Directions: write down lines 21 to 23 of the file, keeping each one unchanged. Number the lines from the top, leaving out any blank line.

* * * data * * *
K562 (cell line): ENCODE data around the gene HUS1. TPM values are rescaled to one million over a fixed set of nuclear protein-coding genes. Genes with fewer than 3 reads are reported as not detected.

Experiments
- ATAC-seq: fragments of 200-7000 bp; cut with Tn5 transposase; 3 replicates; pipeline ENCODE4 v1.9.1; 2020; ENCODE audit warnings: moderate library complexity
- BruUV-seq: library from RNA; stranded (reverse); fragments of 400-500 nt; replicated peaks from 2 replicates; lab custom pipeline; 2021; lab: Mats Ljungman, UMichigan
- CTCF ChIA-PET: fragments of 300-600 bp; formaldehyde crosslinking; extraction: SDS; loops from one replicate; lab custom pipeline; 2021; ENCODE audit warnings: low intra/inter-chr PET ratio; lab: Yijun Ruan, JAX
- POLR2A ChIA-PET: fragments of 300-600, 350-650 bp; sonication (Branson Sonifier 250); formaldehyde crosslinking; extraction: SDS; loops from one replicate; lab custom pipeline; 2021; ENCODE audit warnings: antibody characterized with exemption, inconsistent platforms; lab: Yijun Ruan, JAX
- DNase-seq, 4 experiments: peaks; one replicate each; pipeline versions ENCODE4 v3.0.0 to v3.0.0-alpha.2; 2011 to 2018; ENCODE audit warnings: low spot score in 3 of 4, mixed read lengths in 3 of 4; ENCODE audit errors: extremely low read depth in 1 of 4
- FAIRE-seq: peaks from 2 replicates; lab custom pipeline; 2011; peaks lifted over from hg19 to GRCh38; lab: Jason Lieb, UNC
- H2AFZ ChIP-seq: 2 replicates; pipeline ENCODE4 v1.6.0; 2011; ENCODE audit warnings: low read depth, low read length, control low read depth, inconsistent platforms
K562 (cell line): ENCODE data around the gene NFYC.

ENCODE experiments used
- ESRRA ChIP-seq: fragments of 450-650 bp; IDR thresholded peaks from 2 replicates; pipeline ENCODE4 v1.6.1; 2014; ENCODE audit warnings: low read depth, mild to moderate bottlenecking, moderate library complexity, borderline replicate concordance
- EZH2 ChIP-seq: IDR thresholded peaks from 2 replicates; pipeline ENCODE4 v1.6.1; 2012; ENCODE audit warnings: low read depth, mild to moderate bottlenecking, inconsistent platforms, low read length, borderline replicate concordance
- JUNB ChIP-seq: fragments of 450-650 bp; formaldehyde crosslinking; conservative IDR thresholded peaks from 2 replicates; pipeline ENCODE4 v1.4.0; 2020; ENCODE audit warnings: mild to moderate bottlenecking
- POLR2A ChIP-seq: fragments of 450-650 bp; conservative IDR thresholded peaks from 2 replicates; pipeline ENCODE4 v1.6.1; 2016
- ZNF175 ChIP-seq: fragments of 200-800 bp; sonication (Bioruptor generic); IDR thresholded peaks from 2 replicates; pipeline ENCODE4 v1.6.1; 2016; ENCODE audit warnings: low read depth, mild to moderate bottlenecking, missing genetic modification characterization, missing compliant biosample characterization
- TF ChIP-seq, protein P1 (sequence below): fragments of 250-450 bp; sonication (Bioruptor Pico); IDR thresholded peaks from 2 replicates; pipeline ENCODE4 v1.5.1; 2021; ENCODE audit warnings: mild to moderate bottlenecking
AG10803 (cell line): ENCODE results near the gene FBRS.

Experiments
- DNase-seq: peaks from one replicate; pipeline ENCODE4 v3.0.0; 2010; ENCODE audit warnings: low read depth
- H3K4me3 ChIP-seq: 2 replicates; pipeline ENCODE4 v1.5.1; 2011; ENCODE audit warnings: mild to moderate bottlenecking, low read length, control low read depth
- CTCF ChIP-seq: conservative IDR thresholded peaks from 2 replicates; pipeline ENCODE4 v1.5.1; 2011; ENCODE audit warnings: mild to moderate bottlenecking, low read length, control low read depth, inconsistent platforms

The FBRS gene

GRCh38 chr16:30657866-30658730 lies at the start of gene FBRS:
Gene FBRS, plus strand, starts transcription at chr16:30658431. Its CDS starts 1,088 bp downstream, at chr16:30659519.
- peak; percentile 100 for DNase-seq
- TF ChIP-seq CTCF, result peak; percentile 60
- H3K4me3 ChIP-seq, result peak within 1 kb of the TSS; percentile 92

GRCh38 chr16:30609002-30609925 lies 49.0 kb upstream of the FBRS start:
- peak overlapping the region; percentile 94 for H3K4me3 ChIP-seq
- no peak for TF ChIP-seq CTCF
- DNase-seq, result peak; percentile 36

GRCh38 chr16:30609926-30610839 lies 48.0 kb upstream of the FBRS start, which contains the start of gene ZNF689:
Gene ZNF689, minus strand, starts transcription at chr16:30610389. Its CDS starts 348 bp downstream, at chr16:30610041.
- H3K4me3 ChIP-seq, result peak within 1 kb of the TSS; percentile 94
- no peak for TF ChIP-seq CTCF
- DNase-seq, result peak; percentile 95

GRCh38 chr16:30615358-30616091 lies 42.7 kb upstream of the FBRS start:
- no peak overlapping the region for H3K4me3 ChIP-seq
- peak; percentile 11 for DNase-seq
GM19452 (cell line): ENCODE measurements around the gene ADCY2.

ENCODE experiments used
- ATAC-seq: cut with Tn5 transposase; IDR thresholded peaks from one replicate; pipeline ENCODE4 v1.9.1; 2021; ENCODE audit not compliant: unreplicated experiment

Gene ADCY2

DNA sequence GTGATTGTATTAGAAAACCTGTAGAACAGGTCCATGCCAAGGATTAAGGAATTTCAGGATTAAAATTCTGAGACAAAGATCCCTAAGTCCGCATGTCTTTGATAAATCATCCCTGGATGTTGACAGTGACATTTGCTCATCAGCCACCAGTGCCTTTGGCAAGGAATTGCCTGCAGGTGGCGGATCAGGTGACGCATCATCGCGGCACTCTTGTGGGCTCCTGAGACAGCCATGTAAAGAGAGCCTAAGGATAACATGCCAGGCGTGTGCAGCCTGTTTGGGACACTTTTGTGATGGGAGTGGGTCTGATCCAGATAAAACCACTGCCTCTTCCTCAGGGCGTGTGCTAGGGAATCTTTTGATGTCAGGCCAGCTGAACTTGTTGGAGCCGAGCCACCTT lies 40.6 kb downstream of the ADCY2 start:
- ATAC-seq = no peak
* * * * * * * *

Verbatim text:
- H3K4me3 ChIP-seq: 2 replicates; pipeline ENCODE4 v1.5.1; 2011; ENCODE audit warnings: mild to moderate bottlenecking, low read length, control low read depth
- CTCF ChIP-seq: conservative IDR thresholded peaks from 2 replicates; pipeline ENCODE4 v1.5.1; 2011; ENCODE audit warnings: mild to moderate bottlenecking, low read length, control low read depth, inconsistent platforms

The FBRS gene